Strom Thurmond, Carolina Icon, Likely to Win the Appeal of the Oldest Sitting Senator Transcends the Concerns about His Age

By Kevin Sack 1996, New York Times News Service | St Louis Post-Dispatch (MO), October 26, 1996 | Go to article overview
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Strom Thurmond, Carolina Icon, Likely to Win the Appeal of the Oldest Sitting Senator Transcends the Concerns about His Age


Kevin Sack 1996, New York Times News Service, St Louis Post-Dispatch (MO)


ABOUT 300 TOWNSFOLK had gathered for Strom Thurmond Appreciation Day at Strom Thurmond High School in the senator's home town, just off Strom Thurmond Highway's Exit 5.

After receiving a series of tributes in the school gymnasium, the 93-year-old Republican senator walked stiffly to the podium and began speaking of the many notable Americans produced by Edgefield County, starting with William Barret Travis, the defender of the Alamo. "He's the guy," Thurmond began, "that with 3,000 Russians threatening to attack . . ."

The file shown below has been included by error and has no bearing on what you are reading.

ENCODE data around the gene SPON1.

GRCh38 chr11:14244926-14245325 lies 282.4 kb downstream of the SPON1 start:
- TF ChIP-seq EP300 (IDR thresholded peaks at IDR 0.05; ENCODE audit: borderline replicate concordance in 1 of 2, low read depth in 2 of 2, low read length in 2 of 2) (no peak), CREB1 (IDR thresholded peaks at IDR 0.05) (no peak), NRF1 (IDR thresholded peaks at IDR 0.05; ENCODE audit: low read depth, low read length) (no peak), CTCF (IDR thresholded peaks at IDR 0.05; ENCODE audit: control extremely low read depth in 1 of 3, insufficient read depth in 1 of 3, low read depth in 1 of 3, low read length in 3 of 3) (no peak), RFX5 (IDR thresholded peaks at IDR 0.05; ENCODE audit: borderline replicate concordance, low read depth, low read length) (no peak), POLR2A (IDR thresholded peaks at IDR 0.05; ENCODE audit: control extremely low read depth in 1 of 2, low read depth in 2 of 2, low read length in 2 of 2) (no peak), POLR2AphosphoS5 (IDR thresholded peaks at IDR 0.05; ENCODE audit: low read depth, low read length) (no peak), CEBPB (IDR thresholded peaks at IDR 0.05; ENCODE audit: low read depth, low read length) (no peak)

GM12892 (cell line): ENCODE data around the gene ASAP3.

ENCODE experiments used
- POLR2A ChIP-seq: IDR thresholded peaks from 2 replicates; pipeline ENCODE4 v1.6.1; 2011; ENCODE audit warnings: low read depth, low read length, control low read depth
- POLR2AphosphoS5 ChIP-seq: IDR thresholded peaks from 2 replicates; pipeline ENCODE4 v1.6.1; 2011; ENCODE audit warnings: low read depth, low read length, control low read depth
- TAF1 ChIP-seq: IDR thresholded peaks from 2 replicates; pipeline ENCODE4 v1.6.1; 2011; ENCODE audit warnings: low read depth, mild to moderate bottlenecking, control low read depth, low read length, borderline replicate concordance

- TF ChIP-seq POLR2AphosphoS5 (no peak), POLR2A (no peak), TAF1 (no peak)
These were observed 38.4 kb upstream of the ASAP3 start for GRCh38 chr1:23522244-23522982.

The senator's aides winced as the gaffe echoed through the crowd. One of them, perched on the edge of his seat, seemed eager to snatch the word "Russians" from the air and amend it to "Mexicans" before the sound waves could fill the room. It was exactly the kind of misstep that could reinforce questions about Thurmond's mental agility as he runs for an eighth term, an election that will give "Ol' Strom" a chance to become the Senate's longest-serving member (on May 28, 1997) and its first centenarian (on Dec. 5, 2002). That is one image from Thurmond's 1996 campaign. But another exists and it helps explain why Thurmond, who is already the oldest man ever to serve in the Senate, is favored to win re-election Nov. 5. It features Esther Hunter, an 81-year-old black woman who showed up for a campaign stop at Gene's restaurant in Union this week to thank Thurmond for the condolence letter that he sent when her husband died in 1993. It mattered little that it was a form letter, no different from thousands of others sent to survivors over the years by Thurmond's staff. Nor did it matter that Thurmond was once one of the South's staunchest segregationists. "He sent me this fine letter when my husband died," Hunter said, clutchi ng a wrinkled page. "You can't pay attention to everything you hear. People say, you know, he didn't like black people. But he knows I'm 100 percent black, and he sure did pay me respect. You have to praise the bridge that carries you across." As Thurmond campaigns for history, polls show that the vast majority of South Carolinians believe that it is far past time for him to retire. He is, at this point, largely a vessel of his staff, unwilling to debate his opponent and reduced to reading the most elementary remarks off typewritten cards labeled "Stump Speech." But the polls cannot accurately measure the profound affection felt in this state for Thurmond, a man whose political life began when Bob Dole was 5. A war hero, teacher and football coach, Thurmond served as county superintendent of education, state senator, circuit judge, governor and presidential candidate before beginning his 42-year tenure in the Senate. Throughout his career, with gestures large and small, Thurmond has built a reservoir of goodwill as deep as Lake Hartwell. Pork has been procured. Calls have been made to inquire about Social Security benefits. Before the appreciation day ceremonies began, Thurmond delivered a locker room pep talk to the high school football team, known as the Rebels, and handed out key rings from his office to each player.

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